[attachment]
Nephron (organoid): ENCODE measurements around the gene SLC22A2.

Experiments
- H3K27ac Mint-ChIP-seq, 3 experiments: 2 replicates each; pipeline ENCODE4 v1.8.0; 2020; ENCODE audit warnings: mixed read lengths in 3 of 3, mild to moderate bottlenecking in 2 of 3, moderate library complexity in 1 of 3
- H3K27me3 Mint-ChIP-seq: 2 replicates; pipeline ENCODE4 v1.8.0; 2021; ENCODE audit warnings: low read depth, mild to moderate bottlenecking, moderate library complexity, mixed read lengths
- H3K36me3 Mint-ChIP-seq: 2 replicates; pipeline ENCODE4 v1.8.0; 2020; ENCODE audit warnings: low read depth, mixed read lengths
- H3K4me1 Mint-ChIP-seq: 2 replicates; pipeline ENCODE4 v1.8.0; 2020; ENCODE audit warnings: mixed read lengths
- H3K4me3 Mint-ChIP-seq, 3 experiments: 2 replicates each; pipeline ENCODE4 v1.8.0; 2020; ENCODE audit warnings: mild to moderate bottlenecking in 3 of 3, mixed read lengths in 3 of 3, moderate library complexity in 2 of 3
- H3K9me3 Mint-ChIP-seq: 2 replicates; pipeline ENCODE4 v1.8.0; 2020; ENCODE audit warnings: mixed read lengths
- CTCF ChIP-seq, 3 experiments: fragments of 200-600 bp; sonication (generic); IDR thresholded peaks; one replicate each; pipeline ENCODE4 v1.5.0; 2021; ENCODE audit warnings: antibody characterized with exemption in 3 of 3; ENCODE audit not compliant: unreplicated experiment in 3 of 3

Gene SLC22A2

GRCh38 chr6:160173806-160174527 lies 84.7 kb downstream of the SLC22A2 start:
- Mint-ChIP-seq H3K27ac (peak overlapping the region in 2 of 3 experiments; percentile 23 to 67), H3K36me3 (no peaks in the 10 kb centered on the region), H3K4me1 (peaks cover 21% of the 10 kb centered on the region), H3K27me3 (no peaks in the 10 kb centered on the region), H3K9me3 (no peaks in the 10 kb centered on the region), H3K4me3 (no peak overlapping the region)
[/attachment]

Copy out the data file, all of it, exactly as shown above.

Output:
Nephron (organoid): ENCODE measurements around the gene SLC22A2.

Experiments
- H3K27ac Mint-ChIP-seq, 3 experiments: 2 replicates each; pipeline ENCODE4 v1.8.0; 2020; ENCODE audit warnings: mixed read lengths in 3 of 3, mild to moderate bottlenecking in 2 of 3, moderate library complexity in 1 of 3
- H3K27me3 Mint-ChIP-seq: 2 replicates; pipeline ENCODE4 v1.8.0; 2021; ENCODE audit warnings: low read depth, mild to moderate bottlenecking, moderate library complexity, mixed read lengths
- H3K36me3 Mint-ChIP-seq: 2 replicates; pipeline ENCODE4 v1.8.0; 2020; ENCODE audit warnings: low read depth, mixed read lengths
- H3K4me1 Mint-ChIP-seq: 2 replicates; pipeline ENCODE4 v1.8.0; 2020; ENCODE audit warnings: mixed read lengths
- H3K4me3 Mint-ChIP-seq, 3 experiments: 2 replicates each; pipeline ENCODE4 v1.8.0; 2020; ENCODE audit warnings: mild to moderate bottlenecking in 3 of 3, mixed read lengths in 3 of 3, moderate library complexity in 2 of 3
- H3K9me3 Mint-ChIP-seq: 2 replicates; pipeline ENCODE4 v1.8.0; 2020; ENCODE audit warnings: mixed read lengths
- CTCF ChIP-seq, 3 experiments: fragments of 200-600 bp; sonication (generic); IDR thresholded peaks; one replicate each; pipeline ENCODE4 v1.5.0; 2021; ENCODE audit warnings: antibody characterized with exemption in 3 of 3; ENCODE audit not compliant: unreplicated experiment in 3 of 3

Gene SLC22A2

GRCh38 chr6:160173806-160174527 lies 84.7 kb downstream of the SLC22A2 start:
- Mint-ChIP-seq H3K27ac (peak overlapping the region in 2 of 3 experiments; percentile 23 to 67), H3K36me3 (no peaks in the 10 kb centered on the region), H3K4me1 (peaks cover 21% of the 10 kb centered on the region), H3K27me3 (no peaks in the 10 kb centered on the region), H3K9me3 (no peaks in the 10 kb centered on the region), H3K4me3 (no peak overlapping the region)